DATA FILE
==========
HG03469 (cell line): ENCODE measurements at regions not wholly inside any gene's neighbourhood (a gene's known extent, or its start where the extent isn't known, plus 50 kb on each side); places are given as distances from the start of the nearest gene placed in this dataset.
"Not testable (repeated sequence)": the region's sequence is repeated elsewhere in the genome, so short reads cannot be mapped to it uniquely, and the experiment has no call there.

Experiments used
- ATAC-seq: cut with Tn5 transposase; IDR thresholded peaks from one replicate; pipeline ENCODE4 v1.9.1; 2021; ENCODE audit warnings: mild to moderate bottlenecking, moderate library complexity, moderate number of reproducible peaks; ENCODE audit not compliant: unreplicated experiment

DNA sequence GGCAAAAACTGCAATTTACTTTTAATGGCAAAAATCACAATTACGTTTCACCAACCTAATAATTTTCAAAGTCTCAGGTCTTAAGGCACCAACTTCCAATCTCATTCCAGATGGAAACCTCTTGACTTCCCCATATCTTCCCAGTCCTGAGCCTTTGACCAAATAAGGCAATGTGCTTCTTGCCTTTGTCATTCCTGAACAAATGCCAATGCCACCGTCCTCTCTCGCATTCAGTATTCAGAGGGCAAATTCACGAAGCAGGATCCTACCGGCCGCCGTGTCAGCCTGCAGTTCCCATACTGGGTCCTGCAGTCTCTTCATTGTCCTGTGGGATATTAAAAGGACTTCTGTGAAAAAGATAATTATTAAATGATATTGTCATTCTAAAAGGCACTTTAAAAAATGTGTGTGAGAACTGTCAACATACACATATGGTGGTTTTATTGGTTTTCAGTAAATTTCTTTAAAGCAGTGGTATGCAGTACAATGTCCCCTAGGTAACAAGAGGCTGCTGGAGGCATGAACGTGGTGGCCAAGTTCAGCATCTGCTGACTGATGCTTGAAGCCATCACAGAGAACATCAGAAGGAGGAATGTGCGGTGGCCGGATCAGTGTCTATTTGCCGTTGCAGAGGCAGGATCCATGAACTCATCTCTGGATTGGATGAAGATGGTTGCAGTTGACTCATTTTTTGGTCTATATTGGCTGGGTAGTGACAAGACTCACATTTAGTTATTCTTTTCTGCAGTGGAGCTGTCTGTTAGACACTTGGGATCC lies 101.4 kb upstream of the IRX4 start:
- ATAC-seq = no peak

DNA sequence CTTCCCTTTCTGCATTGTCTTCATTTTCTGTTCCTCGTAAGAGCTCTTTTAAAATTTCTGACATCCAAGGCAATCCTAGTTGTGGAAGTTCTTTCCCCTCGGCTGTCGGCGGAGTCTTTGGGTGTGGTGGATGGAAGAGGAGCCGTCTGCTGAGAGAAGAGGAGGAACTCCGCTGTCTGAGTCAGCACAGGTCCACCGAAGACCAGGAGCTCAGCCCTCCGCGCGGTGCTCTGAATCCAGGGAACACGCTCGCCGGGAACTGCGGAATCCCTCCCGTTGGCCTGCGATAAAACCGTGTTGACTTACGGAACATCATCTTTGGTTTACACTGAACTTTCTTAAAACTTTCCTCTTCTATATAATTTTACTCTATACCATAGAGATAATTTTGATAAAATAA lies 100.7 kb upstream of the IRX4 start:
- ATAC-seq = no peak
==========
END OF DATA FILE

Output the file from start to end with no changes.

HG03469 (cell line): ENCODE measurements at regions not wholly inside any gene's neighbourhood (a gene's known extent, or its start where the extent isn't known, plus 50 kb on each side); places are given as distances from the start of the nearest gene placed in this dataset.
"Not testable (repeated sequence)": the region's sequence is repeated elsewhere in the genome, so short reads cannot be mapped to it uniquely, and the experiment has no call there.

Experiments used
- ATAC-seq: cut with Tn5 transposase; IDR thresholded peaks from one replicate; pipeline ENCODE4 v1.9.1; 2021; ENCODE audit warnings: mild to moderate bottlenecking, moderate library complexity, moderate number of reproducible peaks; ENCODE audit not compliant: unreplicated experiment

DNA sequence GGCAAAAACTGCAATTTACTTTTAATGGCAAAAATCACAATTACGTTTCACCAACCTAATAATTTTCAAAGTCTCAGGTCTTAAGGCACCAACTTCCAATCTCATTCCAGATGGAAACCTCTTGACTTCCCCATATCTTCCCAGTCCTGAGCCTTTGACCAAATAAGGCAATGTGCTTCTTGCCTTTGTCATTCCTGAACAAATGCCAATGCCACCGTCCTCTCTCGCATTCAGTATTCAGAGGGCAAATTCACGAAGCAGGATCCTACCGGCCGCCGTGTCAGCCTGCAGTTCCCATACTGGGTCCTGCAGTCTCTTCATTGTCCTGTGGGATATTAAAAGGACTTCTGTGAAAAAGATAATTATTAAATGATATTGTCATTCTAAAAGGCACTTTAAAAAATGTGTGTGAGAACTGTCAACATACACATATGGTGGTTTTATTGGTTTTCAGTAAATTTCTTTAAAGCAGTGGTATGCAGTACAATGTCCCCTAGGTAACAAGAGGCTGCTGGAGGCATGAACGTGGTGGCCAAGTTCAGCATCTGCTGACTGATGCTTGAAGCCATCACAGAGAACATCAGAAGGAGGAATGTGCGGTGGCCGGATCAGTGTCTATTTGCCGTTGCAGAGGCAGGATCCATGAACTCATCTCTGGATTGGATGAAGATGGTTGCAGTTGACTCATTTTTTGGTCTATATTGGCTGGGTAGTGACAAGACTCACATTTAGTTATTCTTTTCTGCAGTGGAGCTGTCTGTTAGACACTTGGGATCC lies 101.4 kb upstream of the IRX4 start:
- ATAC-seq = no peak

DNA sequence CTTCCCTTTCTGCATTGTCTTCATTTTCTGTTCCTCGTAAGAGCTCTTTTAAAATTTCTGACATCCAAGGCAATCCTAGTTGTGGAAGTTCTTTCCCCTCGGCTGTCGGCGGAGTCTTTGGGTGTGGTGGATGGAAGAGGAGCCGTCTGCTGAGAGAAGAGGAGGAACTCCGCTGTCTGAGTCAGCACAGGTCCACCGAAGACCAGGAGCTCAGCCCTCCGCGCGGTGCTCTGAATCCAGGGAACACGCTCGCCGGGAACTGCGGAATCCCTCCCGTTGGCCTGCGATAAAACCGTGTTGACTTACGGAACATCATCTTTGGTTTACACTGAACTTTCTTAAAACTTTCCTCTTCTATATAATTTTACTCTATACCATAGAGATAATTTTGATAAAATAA lies 100.7 kb upstream of the IRX4 start:
- ATAC-seq = no peak